One of the most common learning issues affecting children in the US is by far working memory problems. Working memory problems usually affect children with AD/HD, dyspraxia or dyslexia, but might appear on their own as well.
Grasping the concept of working memory difficulties can be difficult for some parents who don’t even understand the concept of working memory. Therefore, they don’t always understand the extent to which working memory difficulties can affect their kids’ learning process.
In order to educate parents on what working memory difficulties are and how they can affect their children, we’ve compiled this article breaking down the problem.
What is Working Memory?
Memory is the foundation of our natural learning process. By remembering all visual, auditory, tactile and other sensations our brain can analyze them and form its own conclusions, such as the stove is hot and should not be touched. Children in school need to memorize dates, facts, numbers, word spelling, grammar rules and other information they need to process in order to learn.
Working memory temporarily stores and processes the information before it’s passed on. This is the type of information that we don’t need to remember for good, just short term. Since short-term memory is limited, that’s where working memory comes into play.
If your child has working memory difficulties, their attention span and concentration may suffer. Children with these difficulties are often easily sidetracked and don’t have a clear train of thought. These difficulties can make it hard for children to keep information and follow instructions. This can affect their performance in school, and depending on how understanding the school staff is you might need help from agencies like Pacific Coast Advocates to represent your child.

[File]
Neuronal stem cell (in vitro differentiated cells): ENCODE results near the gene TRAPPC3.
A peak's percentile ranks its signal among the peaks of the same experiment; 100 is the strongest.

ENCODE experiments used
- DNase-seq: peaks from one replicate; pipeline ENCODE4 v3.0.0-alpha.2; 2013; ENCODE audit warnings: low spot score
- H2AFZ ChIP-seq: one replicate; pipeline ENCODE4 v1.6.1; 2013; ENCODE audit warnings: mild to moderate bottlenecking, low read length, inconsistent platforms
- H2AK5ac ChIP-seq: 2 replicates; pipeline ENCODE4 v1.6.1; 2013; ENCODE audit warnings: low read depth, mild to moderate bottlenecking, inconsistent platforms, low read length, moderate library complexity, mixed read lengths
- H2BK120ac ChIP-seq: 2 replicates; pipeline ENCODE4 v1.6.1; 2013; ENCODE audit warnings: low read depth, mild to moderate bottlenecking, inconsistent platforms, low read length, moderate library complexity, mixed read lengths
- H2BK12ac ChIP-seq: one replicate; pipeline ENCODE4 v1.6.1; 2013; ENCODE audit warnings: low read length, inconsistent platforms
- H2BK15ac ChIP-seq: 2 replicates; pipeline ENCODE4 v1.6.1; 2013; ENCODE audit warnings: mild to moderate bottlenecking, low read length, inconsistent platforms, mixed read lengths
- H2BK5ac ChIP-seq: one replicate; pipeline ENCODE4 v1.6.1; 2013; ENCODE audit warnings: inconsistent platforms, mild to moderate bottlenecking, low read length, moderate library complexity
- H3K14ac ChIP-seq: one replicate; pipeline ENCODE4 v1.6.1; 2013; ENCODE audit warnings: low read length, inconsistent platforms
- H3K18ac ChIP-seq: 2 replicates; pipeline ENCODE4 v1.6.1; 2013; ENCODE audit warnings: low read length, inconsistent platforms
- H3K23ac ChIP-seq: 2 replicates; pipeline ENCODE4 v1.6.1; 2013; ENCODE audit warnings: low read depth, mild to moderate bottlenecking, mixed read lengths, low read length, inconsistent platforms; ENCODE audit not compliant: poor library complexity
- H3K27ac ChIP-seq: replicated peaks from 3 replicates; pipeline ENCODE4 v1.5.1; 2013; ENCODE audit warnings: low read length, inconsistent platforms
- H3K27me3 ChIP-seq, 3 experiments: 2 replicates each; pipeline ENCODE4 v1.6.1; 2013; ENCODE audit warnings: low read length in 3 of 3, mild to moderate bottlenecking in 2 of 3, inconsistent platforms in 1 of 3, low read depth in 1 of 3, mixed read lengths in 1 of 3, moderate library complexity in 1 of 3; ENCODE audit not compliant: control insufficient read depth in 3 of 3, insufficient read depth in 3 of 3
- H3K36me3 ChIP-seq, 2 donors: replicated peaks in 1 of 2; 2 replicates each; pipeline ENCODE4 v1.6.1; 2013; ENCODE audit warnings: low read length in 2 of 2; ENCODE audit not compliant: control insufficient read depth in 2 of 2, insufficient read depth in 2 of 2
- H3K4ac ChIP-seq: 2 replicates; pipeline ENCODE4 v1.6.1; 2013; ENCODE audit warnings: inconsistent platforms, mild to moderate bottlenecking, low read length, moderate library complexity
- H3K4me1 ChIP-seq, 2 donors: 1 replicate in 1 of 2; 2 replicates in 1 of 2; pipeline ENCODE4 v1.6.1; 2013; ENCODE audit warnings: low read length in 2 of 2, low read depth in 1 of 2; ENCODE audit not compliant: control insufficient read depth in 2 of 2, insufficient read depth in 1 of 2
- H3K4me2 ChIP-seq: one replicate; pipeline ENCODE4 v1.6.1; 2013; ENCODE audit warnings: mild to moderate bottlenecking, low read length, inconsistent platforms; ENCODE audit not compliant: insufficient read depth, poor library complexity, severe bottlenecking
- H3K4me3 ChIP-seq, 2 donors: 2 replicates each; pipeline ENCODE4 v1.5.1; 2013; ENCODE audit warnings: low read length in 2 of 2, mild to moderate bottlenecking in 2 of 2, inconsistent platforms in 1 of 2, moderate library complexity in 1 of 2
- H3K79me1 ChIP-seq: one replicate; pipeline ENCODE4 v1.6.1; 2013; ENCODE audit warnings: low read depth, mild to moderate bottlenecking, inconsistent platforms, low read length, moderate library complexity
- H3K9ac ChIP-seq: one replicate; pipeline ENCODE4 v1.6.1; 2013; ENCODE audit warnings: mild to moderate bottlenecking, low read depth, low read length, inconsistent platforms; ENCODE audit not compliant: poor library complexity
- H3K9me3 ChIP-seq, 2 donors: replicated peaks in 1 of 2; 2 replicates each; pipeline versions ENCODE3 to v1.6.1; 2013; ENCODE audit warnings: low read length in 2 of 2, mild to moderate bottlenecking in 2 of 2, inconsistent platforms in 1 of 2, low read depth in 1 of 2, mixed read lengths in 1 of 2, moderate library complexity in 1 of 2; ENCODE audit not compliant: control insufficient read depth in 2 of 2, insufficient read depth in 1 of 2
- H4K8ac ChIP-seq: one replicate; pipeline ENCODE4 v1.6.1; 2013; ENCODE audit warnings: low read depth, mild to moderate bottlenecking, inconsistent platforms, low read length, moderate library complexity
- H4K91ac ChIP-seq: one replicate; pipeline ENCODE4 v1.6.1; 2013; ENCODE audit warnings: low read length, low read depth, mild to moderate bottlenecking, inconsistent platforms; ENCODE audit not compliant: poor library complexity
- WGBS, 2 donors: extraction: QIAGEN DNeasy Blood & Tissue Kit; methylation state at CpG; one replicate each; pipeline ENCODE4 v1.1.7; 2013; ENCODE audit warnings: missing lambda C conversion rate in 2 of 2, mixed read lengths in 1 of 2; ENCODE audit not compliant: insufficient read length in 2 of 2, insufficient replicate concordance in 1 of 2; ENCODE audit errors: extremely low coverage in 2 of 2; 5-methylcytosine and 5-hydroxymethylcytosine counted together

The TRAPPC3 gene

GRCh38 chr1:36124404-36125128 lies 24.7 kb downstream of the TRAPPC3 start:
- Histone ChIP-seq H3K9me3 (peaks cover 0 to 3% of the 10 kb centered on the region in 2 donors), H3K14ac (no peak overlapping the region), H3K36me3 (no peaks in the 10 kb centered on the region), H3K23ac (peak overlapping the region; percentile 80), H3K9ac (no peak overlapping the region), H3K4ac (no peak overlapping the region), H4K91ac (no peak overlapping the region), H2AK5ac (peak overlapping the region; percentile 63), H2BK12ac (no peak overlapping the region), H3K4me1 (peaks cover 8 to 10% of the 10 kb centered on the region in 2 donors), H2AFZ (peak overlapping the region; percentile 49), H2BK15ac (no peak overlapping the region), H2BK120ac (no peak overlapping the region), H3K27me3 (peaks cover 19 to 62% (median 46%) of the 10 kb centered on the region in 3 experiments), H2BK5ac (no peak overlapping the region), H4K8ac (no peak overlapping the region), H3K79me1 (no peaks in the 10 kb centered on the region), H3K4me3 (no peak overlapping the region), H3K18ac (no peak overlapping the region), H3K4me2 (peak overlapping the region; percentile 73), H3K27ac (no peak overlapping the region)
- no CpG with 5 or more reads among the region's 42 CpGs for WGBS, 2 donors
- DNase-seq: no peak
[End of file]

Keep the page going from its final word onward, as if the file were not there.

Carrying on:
What are the First Signs My Child May Have Working Memory Difficulties?
As we age our working memory capacity increases, so some tasks may not be suited for younger kids, difficulties or not. So asking a three-year-old to remember a long list of terms or items is not a good way to determine whether they have working memory difficulties or not.
Your children’s teachers may point out that they are not paying attention to them or wander off in the classroom too often. And while you might often dismiss that as “kids will be kids”, their absent-mindedness may be a sign of working memory difficulties.
Some of the issues that might indicate your child has working memory difficulties include:
Difficulty handling tasks
When your child’s working memory is overloaded by all the rules and instructions from their teachers, they might have trouble tackling tasks in the classroom, even if they are a simple one or two step tasks. The best way children can cope with this is to ask if they are not sure what instructions to follow or copy what their peers are doing.
Slow to Copy Information from the Board or Take Notes
Another potential sign of working memory difficulties is when children are slow to copy the information their teachers wrote on the board as they often come back to the previous sentence they wrote. This is especially visible in younger children who also have to cope with the spelling.
The same goes for taking notes in class once they grow up. Therefore, these children may miss out on important information conveyed by the teacher, which can affect their grades and more importantly, the learning process.
They Don’t Speak Up Much
Children with working memory difficulties come off as shy and are not too keen on answering the question in class. They could have trouble remembering the question or the topic currently discussed in the classroom.
What Can You Do About Working Memory Difficulties?
Many studies have shown children with working memory difficulties can catch up with the rest of the children with the help of both parents and teachers. Children should be educated about how the issue might affect their learning and teachers should make sure to limit any distractions and limit the number of tasks they are given.
Most importantly, encourage your children to ask questions whenever they need to clear something up and teach them useful memory strategies such as chunking or mnemonics.